China—not Russia—has the greatest potential to gain international influence over the long run. China’s goal to become the global superpower runs straight through its overseas development and climate change efforts; exactly where President Donald Trump’s budget blueprint will decrease U.S. influence the most.
Russia dominates our headlines in ways not seen since the Cold War. There are reported ties to the Trump campaign, Kremlin-sanctioned interference in the 2016 elections, silence over Vladimir Putin’s crackdown on anticorruption protesters, and regular trafficking in dangerous false equivalency “whataboutisms.” With all this focus, one could plausibly assume that Russia has the most to gain from the Trump presidency.
That would, however, be a mistake. China is both better positioned and has much more to gain.
U.S. withdrawal from its obligations to the liberal international order—which would be the effect of President Trump’s budget blueprint if passed by Congress—creates unprecedented space for Chinese opportunism. China is poised to replace the United States as global trade leader, and President Trump’s renunciation of the Trans-Pacific Partnership has given it an opportunity to strengthen regional trade opportunities that were once available to the United States. It is no secret that China desires even more global influence, a pursuit that, to a certain extent, has been checked by U.S. global leadership. Until now.
Candidate Trump antagonized China during the campaign and has made a habit of eschewing the delicate geopolitical order since his election. Despite some not-so-subtle military hints and the requisite strong words of rebuke from state-run media outlets, China is figuring out how to influence an unpredictable new administration. They have already realized that Jared Kushner is, among myriad other things, the gatekeeper to Mar-a-Lago and the Trump agenda. Chinese diplomats, business people, and party officials (not to mention spies ), are on the lookout for ways to capitalize on the Trump administration’s inexperience and President Trump’s own oversimplified, “us vs. them,” transactional world view.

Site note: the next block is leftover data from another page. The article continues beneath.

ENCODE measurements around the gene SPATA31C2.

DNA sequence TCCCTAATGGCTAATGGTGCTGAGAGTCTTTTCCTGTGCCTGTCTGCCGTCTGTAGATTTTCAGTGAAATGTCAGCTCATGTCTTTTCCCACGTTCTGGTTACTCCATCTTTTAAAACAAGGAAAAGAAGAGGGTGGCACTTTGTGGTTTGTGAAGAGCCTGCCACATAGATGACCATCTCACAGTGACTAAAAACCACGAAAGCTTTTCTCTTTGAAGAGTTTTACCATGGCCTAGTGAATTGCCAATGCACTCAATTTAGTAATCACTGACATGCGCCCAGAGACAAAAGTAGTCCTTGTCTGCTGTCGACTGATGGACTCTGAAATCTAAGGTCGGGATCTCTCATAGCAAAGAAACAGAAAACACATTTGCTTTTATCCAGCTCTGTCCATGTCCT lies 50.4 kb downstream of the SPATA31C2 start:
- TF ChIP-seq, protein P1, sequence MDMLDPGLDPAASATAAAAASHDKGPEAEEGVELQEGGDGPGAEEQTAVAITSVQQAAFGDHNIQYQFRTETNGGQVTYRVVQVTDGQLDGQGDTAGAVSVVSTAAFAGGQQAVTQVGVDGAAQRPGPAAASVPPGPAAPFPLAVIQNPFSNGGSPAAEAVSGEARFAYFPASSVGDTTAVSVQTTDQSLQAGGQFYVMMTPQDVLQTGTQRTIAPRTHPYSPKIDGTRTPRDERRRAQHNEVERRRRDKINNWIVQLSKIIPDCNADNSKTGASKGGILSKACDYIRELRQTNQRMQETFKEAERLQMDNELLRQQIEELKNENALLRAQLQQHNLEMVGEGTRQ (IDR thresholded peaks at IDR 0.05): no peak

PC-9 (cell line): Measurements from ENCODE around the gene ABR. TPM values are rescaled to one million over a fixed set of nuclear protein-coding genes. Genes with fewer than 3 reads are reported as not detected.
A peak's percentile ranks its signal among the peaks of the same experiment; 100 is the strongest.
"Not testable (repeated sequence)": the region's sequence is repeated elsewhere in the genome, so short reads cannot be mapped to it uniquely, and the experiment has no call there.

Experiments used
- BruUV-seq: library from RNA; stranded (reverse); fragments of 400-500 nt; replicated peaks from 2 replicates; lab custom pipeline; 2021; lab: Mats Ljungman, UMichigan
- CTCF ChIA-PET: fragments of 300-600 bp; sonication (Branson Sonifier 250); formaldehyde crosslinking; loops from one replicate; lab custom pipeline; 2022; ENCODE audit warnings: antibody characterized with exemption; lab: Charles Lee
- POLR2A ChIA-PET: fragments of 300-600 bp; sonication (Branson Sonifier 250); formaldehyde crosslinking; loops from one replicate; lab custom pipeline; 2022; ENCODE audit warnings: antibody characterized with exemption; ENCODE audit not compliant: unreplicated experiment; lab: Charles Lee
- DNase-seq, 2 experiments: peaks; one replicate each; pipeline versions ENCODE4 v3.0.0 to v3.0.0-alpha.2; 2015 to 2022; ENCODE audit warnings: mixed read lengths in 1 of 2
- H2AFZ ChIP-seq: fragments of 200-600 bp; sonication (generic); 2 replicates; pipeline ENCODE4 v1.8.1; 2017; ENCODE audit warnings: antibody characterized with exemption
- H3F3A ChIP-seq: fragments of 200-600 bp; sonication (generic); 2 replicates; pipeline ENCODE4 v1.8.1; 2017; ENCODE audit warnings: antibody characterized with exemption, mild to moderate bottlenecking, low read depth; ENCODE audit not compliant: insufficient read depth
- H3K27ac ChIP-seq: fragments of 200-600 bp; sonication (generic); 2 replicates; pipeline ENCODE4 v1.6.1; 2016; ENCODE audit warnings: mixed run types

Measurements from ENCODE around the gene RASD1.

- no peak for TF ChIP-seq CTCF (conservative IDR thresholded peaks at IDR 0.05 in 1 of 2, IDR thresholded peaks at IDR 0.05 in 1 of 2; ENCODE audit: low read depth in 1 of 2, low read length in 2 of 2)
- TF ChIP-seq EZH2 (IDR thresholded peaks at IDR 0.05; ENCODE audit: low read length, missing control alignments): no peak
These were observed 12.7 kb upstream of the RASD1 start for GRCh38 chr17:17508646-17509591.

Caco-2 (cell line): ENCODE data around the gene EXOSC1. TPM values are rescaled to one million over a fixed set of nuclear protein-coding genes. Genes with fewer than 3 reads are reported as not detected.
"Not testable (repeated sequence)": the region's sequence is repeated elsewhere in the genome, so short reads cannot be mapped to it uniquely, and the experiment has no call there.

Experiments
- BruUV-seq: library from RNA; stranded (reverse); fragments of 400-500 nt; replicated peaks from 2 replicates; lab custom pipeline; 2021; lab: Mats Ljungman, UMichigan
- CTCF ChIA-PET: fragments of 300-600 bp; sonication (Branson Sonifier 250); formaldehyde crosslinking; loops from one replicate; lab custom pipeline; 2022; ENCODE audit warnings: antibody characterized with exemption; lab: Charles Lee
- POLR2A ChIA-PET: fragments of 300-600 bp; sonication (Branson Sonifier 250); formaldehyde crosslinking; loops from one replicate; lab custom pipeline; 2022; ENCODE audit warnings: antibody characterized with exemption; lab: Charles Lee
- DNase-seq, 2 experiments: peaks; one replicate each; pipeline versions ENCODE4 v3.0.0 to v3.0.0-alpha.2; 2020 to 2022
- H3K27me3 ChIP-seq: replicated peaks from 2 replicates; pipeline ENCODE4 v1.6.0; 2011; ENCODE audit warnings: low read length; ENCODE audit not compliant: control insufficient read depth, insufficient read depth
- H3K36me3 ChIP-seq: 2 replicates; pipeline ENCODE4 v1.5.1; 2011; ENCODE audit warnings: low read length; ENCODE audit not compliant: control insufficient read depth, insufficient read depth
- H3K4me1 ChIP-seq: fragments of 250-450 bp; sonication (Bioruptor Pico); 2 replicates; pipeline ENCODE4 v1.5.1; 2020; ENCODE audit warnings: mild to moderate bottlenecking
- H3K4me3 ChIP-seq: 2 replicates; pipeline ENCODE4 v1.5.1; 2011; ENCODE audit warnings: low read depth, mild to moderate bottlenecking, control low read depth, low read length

But China’s long-run triumph will come in terms of its potential to influence global agendas, particularly on climate change and economic development.
In what must be one of the most stunning role reversals in history, China is poised to be a global leader on climate change. Even though the United States is technically still a signatory of the Paris Climate Agreement, it will struggle to meet carbon emissions targets after President Trump dismantles much of the regulatory framework put in place by the Obama administration and guts the Environmental Protection Agency .
This ongoing shift in geopolitical leadership on climate change is confounded by the fact that seemingly no one in the White House, and few Republicans on Capitol Hill, want to acknowledge broadly accepted climate science. China now has all the space it needs to assume global leadership on climate change.
Read more from the source article published by the Center for Strategic and International Studies on Apr. 6 2017.